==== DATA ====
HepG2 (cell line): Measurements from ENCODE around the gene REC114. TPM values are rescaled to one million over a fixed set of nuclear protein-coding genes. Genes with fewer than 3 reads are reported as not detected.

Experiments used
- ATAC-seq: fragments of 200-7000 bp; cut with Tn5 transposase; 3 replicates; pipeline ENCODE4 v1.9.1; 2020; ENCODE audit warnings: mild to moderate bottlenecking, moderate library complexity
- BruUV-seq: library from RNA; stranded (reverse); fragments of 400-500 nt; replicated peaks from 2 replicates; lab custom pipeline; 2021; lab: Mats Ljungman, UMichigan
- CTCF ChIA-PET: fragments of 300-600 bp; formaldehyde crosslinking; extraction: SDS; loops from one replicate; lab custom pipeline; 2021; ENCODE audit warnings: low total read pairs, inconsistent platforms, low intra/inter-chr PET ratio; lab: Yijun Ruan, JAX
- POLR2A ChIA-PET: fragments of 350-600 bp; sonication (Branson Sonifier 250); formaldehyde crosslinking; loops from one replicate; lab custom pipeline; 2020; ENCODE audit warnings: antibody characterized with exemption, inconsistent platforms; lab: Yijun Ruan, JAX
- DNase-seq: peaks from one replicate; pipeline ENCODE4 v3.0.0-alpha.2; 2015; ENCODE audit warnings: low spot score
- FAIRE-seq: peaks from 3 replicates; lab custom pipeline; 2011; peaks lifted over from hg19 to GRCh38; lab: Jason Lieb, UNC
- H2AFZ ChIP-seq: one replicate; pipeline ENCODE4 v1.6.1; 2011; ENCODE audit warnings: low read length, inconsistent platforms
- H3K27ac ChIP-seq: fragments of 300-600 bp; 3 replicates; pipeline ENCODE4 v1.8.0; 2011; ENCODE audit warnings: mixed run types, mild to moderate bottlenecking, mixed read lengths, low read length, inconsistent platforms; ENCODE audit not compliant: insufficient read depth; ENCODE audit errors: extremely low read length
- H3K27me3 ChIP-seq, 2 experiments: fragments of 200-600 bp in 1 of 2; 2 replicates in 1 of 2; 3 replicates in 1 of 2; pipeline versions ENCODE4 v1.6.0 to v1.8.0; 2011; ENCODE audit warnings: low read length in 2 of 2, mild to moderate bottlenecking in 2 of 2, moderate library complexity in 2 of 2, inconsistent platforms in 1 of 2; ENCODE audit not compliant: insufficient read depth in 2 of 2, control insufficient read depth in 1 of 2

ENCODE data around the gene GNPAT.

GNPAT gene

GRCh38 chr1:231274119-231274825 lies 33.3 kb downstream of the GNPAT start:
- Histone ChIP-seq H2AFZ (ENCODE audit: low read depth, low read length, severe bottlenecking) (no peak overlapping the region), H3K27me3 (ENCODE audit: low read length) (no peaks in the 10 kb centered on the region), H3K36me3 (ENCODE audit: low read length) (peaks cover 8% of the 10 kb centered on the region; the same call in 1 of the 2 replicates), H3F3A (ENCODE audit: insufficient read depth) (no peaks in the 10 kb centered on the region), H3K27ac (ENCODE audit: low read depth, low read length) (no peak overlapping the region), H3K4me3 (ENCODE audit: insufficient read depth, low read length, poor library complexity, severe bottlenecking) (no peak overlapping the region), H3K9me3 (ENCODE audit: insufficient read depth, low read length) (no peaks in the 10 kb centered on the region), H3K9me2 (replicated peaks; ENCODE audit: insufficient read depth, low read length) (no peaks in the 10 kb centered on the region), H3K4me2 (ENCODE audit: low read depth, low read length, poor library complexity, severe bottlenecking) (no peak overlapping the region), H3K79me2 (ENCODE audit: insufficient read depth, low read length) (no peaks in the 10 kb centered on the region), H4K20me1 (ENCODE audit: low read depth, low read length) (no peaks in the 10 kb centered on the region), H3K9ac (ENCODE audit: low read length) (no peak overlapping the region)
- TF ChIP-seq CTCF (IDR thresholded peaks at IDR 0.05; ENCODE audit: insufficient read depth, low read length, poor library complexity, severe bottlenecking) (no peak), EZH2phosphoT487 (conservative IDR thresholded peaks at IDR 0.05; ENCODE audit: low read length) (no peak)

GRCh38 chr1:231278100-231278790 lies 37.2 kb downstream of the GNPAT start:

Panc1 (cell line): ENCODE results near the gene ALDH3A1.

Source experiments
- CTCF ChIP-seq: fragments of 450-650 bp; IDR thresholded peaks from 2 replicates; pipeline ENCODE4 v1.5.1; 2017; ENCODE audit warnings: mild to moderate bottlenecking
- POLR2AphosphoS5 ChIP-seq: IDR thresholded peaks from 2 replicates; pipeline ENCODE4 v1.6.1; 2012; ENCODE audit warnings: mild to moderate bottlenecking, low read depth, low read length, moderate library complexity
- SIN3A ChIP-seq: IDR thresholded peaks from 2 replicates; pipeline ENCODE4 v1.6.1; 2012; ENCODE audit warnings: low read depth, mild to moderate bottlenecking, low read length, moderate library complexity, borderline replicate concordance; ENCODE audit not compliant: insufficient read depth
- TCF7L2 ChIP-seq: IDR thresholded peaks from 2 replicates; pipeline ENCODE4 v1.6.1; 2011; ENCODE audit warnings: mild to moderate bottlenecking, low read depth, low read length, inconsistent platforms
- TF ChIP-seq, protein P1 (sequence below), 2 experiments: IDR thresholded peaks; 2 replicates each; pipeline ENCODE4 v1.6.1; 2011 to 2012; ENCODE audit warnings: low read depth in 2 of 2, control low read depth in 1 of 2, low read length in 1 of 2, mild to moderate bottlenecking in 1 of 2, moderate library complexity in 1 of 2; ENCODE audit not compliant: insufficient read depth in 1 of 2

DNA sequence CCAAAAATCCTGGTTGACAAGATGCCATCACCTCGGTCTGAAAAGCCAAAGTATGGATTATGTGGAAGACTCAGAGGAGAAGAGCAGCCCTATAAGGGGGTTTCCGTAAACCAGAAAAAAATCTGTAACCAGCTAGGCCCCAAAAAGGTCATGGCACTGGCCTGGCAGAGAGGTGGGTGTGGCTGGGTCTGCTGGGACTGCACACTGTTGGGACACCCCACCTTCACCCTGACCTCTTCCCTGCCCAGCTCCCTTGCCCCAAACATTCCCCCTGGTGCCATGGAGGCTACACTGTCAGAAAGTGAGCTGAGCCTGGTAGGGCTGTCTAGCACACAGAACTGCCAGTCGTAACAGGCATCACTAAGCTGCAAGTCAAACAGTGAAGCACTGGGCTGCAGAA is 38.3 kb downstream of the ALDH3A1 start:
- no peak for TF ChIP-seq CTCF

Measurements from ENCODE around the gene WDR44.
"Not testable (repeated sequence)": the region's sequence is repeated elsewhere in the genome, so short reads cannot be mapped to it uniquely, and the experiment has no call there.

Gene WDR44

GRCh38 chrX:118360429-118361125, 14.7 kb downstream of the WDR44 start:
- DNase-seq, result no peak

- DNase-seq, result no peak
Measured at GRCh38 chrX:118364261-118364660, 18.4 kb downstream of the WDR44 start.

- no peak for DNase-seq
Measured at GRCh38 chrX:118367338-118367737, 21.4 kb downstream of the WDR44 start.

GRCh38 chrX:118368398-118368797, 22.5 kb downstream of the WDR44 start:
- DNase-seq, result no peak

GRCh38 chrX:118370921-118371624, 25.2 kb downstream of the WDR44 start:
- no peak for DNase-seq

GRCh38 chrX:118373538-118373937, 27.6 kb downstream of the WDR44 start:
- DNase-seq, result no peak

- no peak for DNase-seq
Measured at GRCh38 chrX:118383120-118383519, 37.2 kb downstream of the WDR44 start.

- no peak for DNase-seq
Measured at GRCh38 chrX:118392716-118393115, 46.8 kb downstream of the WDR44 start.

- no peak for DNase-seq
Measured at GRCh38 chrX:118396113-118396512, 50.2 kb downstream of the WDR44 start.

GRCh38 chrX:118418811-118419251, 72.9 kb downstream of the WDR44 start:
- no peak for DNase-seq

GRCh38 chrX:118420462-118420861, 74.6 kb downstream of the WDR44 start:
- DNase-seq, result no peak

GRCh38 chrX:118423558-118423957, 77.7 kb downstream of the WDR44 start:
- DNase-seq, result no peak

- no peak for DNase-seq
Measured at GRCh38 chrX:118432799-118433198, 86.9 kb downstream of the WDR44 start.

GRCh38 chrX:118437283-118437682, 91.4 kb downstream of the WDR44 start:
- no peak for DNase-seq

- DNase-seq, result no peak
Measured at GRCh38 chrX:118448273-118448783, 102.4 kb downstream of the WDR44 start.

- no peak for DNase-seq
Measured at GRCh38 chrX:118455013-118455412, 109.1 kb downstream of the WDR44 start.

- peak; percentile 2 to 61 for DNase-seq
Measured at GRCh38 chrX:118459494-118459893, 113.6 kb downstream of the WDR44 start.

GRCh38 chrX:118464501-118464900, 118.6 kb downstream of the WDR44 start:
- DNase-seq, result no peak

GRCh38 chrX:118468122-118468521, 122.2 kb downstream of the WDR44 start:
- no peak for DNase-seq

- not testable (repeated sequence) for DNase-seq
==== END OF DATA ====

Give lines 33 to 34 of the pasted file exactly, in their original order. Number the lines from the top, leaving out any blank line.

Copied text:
Measured at GRCh38 chrX:118364261-118364660, 18.4 kb downstream of the WDR44 start.

- no peak for DNase-seq